A flare up in the pandemic in the European Union is expected to compel the EU to draft emergency legislation that would allow it to control exports of COVID-19 vaccines.

In the U.S., Grohowski said he still expects a more challenging period for financial markets this year because the region could be forced to “grapple with potentially too much of a good thing,” in terms of trillions worth of fiscal and monetary stimulus designed to aid the U.S. economic recovery, which could also spark higher inflation and increase borrowing costs from recent lows.

“We have been warning investors that returns this year are likely going to be more of a challenge,” Grohowski said.

Even so, some equity bulls see a retreat in yields of benchmark U.S. Treasurys as paving a way for stocks to see fresh gains. Worries about the rise in yields have receded recently, with the 10-year Treasury note TMUBMUSD10Y, 1.631% at 1.613%, compared with 1.729% last Friday.

“I think under the hood at the Fed there’s more concern about inflation than they’re letting on, and I think the bond market is picking up on that,” said Donald Calcagni, chief investment officer with Mercer Advisors. “The bond market doesn’t need the Fed’s permission to raise rates, as we’ve seen.”

Calcagni thinks there’s a “tug-of-war” in the market between growth and value sectors. “We’re seeing rockiness now because we’re in the early stages of rotation,” he told MarketWatch. “Momentum takes time to shift and there’s friction as you rotate. Still, as the economy starts to open, value names should be the clear winners.”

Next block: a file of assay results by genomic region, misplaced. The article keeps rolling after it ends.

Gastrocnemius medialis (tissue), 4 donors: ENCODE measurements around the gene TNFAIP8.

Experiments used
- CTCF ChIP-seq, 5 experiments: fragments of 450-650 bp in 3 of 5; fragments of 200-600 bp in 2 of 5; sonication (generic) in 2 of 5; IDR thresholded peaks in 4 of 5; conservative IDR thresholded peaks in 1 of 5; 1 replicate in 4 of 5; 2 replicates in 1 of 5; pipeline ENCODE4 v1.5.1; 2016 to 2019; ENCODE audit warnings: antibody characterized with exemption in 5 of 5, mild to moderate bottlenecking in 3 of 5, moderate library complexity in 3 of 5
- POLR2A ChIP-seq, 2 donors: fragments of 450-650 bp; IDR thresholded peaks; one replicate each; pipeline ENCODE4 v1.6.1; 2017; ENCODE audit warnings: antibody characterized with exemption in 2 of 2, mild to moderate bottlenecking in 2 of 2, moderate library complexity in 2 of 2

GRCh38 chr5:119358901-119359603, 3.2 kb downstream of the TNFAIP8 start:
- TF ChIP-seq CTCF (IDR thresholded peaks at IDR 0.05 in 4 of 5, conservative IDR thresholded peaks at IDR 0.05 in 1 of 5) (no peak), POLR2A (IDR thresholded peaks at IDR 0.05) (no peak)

In U.S. economic reports, durable-goods orders slid 1.1% in February, marking the first decline in 10 months. Economists surveyed by MarketWatch had forecast a 0.4% increase.

However, overall the U.S. economy grew faster in early March as the weather improved, governments loosened coronavirus restrictions and massive federal stimulus was injected into the economy, a new survey showed. Service-oriented businesses such as restaurants, resorts, airlines and hotels posted the steepest increase in business in almost three years, according to economic research firm IHS Markit. The firm’s “flash” service index climbed to an 80-month high of 60 from 59.8 in February.

Which stocks were in focus?
How did other assets trade?
  • The yield on the 10-year U.S. Treasury note TMUBMUSD10Y, 1.631%  was about 2.4 basis points lower at 1.613%, down most days this week. Yields and bond prices move in opposite directions.
  • The ICE U.S. Dollar Index DXY, -0.00%,  a measure of the currency against a basket of six major rivals, rose 0.2%.
  • Oil futures gained nearly 6%, in part thanks to the cargo ship mishap in the Suez Canal, with the U.S. benchmark CL.1, -1.90%  adding $3.42 to settle at $61.18 a barrel on the New York Mercantile Exchange.
  • Gold futures notched its first gain in 3 sessions. The April contract GCJ21, +0.16%  rose 0.5%, settling at $1,733.20 an ounce.
  • In Europe, the Stoxx 600 index SXXP, +0.02%  closed fractionally higher, while London’s FTSE 100 UKX, +0.20% added 0.2%.
  • In Asia, the Shanghai Composite SHCOMP, -0.01%  fell 1.3%, Hong Kong’s Hang Seng Index HSI, -0.09%  tumbled 2% and Japan’s Nikkei 225 NIK, +1.07% dropped 2%.